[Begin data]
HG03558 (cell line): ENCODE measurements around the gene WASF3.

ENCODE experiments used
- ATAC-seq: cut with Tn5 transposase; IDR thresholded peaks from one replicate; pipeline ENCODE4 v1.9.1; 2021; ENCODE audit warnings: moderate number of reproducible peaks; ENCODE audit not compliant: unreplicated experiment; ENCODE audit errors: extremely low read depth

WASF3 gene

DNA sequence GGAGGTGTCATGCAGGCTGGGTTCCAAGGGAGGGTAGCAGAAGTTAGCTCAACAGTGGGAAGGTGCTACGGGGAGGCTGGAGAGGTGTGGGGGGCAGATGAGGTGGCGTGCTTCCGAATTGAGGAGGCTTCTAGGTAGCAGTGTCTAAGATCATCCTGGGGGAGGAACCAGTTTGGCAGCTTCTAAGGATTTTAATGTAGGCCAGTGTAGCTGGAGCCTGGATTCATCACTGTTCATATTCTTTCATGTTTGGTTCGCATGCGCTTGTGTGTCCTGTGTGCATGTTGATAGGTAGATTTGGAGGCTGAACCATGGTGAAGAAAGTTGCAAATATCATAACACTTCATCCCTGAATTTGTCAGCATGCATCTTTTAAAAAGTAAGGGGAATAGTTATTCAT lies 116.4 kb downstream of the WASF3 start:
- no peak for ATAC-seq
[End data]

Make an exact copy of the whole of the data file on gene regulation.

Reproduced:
HG03558 (cell line): ENCODE measurements around the gene WASF3.

ENCODE experiments used
- ATAC-seq: cut with Tn5 transposase; IDR thresholded peaks from one replicate; pipeline ENCODE4 v1.9.1; 2021; ENCODE audit warnings: moderate number of reproducible peaks; ENCODE audit not compliant: unreplicated experiment; ENCODE audit errors: extremely low read depth

WASF3 gene

DNA sequence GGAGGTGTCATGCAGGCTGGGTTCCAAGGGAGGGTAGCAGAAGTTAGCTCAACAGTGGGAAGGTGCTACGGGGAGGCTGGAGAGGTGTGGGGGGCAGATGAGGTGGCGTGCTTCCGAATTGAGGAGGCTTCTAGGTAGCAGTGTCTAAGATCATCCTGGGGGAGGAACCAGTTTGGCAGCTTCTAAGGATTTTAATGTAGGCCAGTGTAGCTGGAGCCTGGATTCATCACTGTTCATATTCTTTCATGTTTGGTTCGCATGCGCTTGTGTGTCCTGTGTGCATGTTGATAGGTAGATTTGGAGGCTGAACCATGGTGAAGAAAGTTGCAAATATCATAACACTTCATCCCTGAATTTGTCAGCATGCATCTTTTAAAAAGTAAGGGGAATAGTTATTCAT lies 116.4 kb downstream of the WASF3 start:
- no peak for ATAC-seq